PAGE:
Featured Research

from universities, journals, and other organizations

Groundbreaking Research Shows Sugar To Trigger Growth

Date:
April 14, 2003
Source:
Clemson University
Summary:
The journal Science has reported that a team of scientists, including Clemson University plant biochemist Brandon Moore, has found sugars not only serve as fuel for plants but also as signal compounds to genes critical to cell development and plant growth.

CLEMSON (April 11, 2003) — The journal Science reports today that a team of scientists, including Clemson University plant biochemist Brandon Moore, has found sugars not only serve as fuel for plants but also as signal compounds to genes critical to cell development and plant growth.

The research is considered to be groundbreaking, providing insights into the fundamental importance sugars play in both plants and animals. Scientists predict the findings will lead to new research on the role sugars have in human development and disorders, such as diabetes and obesity. For now, the research findings are expected to have more impact on agriculture, identifying new ways to improve crop yields.

“In plants, sugars are produced by photosynthesis. The sugars are then used to support all aspects of plant growth and development,” said Moore. “Our evidence proves that glucose functions in plants not only as a nutrient, but also as a signal compound that affects the expression of many different genes involved in most vital processes. These include genes that code for proteins related to seed germination, root, shoot, and leaf growth, flowering and aging. The regulation of gene expression by glucose and other sugars indicates that these nutritional molecules act also as hormones.”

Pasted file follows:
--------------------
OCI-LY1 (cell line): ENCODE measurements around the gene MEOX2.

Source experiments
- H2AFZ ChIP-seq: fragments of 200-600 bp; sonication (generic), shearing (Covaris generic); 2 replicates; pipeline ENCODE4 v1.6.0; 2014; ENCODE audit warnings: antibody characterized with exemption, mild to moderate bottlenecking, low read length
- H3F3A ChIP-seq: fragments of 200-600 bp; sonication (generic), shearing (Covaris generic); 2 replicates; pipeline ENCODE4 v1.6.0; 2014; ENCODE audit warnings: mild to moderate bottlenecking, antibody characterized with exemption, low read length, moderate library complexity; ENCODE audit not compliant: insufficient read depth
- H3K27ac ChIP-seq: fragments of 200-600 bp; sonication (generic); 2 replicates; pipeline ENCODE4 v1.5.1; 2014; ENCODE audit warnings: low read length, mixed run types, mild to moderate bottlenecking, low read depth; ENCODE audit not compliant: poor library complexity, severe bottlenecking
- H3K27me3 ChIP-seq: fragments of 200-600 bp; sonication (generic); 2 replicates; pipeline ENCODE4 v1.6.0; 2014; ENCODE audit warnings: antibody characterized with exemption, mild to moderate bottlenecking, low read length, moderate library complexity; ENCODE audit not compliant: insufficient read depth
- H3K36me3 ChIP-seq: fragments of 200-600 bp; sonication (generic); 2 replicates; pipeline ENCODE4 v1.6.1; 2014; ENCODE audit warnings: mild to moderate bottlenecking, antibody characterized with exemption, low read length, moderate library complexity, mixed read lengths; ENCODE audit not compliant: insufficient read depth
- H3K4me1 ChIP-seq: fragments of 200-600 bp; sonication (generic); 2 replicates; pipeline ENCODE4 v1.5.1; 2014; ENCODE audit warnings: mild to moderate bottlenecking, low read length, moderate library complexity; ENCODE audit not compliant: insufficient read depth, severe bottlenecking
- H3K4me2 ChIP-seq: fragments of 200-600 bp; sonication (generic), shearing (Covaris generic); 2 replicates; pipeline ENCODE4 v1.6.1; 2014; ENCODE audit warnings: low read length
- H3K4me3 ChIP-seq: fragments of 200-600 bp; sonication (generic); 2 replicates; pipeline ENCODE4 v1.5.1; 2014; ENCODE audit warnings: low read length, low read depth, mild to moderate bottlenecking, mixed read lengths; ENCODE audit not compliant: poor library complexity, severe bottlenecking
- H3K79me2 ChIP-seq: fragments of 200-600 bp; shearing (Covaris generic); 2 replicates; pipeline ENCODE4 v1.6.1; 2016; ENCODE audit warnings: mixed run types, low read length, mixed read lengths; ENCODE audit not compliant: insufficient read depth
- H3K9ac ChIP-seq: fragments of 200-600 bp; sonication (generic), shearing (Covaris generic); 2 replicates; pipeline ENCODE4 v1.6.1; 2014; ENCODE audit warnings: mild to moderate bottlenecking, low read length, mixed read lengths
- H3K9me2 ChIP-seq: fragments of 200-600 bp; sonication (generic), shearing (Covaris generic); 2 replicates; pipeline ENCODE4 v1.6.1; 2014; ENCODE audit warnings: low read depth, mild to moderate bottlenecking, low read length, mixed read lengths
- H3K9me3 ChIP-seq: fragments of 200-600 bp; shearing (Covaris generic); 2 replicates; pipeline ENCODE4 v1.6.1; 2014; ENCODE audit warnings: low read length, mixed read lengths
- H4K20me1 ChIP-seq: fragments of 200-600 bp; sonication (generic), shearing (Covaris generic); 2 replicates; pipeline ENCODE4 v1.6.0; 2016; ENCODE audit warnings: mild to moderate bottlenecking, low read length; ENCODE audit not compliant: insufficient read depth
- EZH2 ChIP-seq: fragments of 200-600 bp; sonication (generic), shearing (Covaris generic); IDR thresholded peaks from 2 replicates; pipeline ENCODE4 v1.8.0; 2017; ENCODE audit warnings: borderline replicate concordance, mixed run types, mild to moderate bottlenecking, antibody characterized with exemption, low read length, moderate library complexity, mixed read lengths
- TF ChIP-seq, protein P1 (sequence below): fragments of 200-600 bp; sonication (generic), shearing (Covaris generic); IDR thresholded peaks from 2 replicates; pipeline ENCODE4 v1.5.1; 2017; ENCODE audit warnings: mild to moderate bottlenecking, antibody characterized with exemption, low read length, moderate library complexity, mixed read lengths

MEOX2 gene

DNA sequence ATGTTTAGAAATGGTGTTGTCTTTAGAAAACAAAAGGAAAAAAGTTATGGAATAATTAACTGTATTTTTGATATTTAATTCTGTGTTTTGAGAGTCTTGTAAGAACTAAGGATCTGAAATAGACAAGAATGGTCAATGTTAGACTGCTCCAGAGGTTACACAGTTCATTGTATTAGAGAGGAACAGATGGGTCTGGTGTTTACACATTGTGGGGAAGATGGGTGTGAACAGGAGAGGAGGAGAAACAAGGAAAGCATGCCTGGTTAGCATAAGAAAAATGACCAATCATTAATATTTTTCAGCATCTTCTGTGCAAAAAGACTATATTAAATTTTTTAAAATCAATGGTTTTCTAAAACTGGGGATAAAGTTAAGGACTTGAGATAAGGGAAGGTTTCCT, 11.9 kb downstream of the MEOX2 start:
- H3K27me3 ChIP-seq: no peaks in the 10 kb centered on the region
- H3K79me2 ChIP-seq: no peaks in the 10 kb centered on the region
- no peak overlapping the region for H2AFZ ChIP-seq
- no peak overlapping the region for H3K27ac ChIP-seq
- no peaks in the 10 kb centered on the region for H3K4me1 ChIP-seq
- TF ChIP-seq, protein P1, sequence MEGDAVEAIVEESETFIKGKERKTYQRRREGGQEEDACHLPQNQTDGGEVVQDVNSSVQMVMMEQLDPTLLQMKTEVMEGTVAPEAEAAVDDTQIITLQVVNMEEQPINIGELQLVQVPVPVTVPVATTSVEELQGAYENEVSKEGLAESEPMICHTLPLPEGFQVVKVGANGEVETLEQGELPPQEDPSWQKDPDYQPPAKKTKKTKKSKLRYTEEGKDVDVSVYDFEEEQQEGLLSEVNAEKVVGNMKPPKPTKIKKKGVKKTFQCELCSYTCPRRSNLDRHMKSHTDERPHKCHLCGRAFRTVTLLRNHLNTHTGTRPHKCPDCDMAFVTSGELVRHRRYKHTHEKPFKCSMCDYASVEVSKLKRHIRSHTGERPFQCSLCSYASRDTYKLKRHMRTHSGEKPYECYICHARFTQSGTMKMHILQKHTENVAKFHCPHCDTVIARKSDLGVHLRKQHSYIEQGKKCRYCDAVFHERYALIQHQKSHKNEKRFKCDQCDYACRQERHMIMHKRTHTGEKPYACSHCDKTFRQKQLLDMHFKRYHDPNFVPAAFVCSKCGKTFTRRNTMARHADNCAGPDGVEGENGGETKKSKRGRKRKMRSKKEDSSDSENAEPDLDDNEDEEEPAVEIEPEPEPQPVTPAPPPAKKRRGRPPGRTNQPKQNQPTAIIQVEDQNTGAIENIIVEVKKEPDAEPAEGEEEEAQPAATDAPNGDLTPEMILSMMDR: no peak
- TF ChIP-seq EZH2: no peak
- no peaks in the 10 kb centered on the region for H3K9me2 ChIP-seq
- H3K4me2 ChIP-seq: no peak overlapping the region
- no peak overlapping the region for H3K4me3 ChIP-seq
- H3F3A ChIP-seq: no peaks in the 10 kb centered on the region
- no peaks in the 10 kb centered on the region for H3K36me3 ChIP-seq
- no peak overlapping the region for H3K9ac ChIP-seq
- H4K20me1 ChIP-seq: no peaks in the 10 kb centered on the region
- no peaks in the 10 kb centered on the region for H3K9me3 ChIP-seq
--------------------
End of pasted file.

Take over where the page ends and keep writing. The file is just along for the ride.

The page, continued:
The long-term goal of Moore’s research is to understand sugar sensing mechanisms.

“By examining the function of sugar sensors, identifying the components of the signal processes and determining the gene targets of sugar signaling, we can use our understanding of sugar control processes to manipulate specific targets related to crop yield,” said Moore.

Moore and his colleagues are working with a model species, Arabidopsis, a mustard plant growing in northern temperate climates worldwide. It is a plant whose genome has been completely sequenced. Knowing all of the genes present in an organism is a valuable tool for identifying all of the proteins that control a specific process.

“Many components and targets of glucose signaling are conserved among plants and animals. The recognition of the hormone function of glucose will influence the thinking of scientists and society about our understanding of the metabolic control of gene expression and our approach to solving some types of diabetes and related disorders in glucose metabolism,” said Moore.

Moore, 49, joined the Clemson faculty in Fall 2001, coming from Massachusetts General Hospital in Boston. He earned his doctorate from Washington State University at Pullman, Wash.


Story Source:

The above story is based on materials provided by Clemson University. Note: Materials may be edited for content and length.